There are quite a number of state parks on the San Juan Islands. Only a few of these are accessible by auto. The rest require the use of a water taxi boat service (generally fairly expensive), or your own watercraft, in order to get to them. If you do drive to any of the state parks, keep in mind that they require the use of a Discover Pass or a day use pass. The Discover Pass is by far the better deal as it is $30 for a year.
The two most popular State Parks in the San Juan Islands are:
Lime Kiln Point Stat Park - this is a very small park, but it is popular due to its location on Haro Strait, and the resident Orca Whale population that sometimes passes by. There are also the remains of the old Lime Kilns and mines here. See my Lime Kiln Point State Park page as the park has its own entry as a location in the VirtualTourist database.
Moran State Park - this park includes the highest point in the San Juan Islands, and over 30 miles of trails. See my Moran State Park page as the park has a number of features and its own entry as a destination on the VirtualTourist database.
An additional state park is located at Spencer Spit on Lopez Island. It is much less often visited than the other two.
The various state parks located on islands that can only be reached by boat, kayak or airplane include:
Stuart Island State Park: this is the farthest northwest island before the Canadian border, an is reasonably good sized. There is a small air strip on the island for serving the needs of the few residents as not all of the island is a state park.
Jones Island State Park: this is located just west of Orcas Island, and is a fairly tiny park.
Patos Island State Park
Sucia Island State Park
Matia Island State Park, and
Clark Island State Park: These islands are north of Orcas Island, and there are water taxis (which are quite expensive) that go to them out of the North Beach area of Orcas Island.
Turn Island State Park: located just east of the farthest east reaches of San Juan Island, this is a tiny park that is really best accessed by kayak for San Juan Island.
James Island State Park: just east of Decatur Island, this is about as far east as the state parks can go and still be in the San Juan Islands.
Doe Island State Park: located just off the coast of Orcas Island, this tiny park is best reached by kayak from Orcas Island.
Posey Island State Park: located just off the northwest corner of San Juan Island, this is best reached by boat from Roche Harbor.
Finding things to do in the San Juan Islands can be an interesting experience, and not necessarily easy for those who are used to finding out about everything online.
Here in the San Juan Islands, news tends to travel along traditional routes.
If you want to find out what is going on around the islands, check the local bulletin boards. In the main photo from this tip, you will see the densely packed bulletin board of people, events, service, and other items posted on the public bulletin board at the corner of the hardware store (there is only one) in Friday Harbor. However, various other public posting locations are available. This includes store windows, hidden corner spots in restaurants, and dozens of other locations.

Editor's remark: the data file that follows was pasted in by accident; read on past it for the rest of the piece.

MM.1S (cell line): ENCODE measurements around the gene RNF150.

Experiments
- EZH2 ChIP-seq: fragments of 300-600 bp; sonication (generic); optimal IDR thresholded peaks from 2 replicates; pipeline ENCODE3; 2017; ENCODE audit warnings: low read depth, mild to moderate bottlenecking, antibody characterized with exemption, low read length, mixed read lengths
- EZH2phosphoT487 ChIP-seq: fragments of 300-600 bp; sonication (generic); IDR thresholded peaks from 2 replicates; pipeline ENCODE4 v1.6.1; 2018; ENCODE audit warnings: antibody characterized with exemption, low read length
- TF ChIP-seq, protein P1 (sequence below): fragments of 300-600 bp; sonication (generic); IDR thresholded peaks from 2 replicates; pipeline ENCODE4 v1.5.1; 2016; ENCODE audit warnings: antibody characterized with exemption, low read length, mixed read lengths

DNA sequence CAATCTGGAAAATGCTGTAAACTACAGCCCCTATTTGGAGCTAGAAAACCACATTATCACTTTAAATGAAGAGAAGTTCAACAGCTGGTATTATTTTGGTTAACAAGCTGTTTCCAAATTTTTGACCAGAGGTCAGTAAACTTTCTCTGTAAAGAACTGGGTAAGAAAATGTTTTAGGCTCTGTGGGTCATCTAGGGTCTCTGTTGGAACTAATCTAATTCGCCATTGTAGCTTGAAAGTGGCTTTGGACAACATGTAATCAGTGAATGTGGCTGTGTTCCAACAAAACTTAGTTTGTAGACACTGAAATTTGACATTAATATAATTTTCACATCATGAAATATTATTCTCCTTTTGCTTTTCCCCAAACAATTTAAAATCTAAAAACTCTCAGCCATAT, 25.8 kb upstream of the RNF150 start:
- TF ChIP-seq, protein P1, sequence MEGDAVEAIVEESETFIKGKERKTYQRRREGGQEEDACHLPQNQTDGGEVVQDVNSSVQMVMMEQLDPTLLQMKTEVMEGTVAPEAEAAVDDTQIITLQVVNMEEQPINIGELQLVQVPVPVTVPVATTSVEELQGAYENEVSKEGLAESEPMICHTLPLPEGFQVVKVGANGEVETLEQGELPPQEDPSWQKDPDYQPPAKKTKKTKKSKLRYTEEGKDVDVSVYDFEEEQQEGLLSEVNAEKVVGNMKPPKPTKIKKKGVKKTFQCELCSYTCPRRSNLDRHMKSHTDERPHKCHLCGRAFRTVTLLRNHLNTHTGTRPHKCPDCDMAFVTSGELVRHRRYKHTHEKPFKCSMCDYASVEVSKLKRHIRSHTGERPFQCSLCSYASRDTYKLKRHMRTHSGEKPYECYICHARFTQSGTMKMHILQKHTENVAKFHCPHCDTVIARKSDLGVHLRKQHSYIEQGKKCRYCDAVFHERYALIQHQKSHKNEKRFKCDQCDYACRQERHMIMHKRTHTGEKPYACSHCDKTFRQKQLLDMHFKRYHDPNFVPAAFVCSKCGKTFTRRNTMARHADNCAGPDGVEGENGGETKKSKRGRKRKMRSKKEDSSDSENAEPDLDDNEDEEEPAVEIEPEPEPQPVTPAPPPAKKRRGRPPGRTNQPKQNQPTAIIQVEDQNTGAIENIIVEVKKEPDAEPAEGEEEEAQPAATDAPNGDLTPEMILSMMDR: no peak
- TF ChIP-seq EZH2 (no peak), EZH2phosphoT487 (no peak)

Available in hotel lobbies, as well as public literature racks on the ferries and in various other locations, you will find freely available travel guides. These include the San Juanderer and the Springtide (see photo 2). These are published by local newspapers, with the San Juanderer coming from the Anacortes American and the Springtide coming from the Journal of the San Juan Islands. Of the two guides, I have a slight preference for the Springtide as it is a slightly larger publication and has a map in the centerfold. Each of the ferry served islands has its own segment in this guide, and certain activities are given special sections. Towards the rear of the publication there is a community calendar, again split out by island, of the various events. Anacortes has a chapter in the publication as well.
The San Juanderer is slightly smaller (28 pages as opposed to 44) and naturally has somewhat less information in it. However, it is still useful, and it does have a bit more about Anacortes and surrounding attractions in it. It has a good introduction to each area.
I would grab a copy of each considering each has their strengths, but if only one of the two must be chosen I would take the Springtide.
Free tourist maps are also available of San Juan Island and Orcas Island in hotels and a number of other locations. (see photo 3). As with most free tourist maps, the maps are full of advertisements, but they are also very useful for finding things in the various communities on the islands. The San Juan Island map includes both a map of San Juan Island and a detail map of the streets in Friday Harbor. The Orcas Island map has details of Eastsound, and a small graphic illustrating the several streets in Deer Harbor.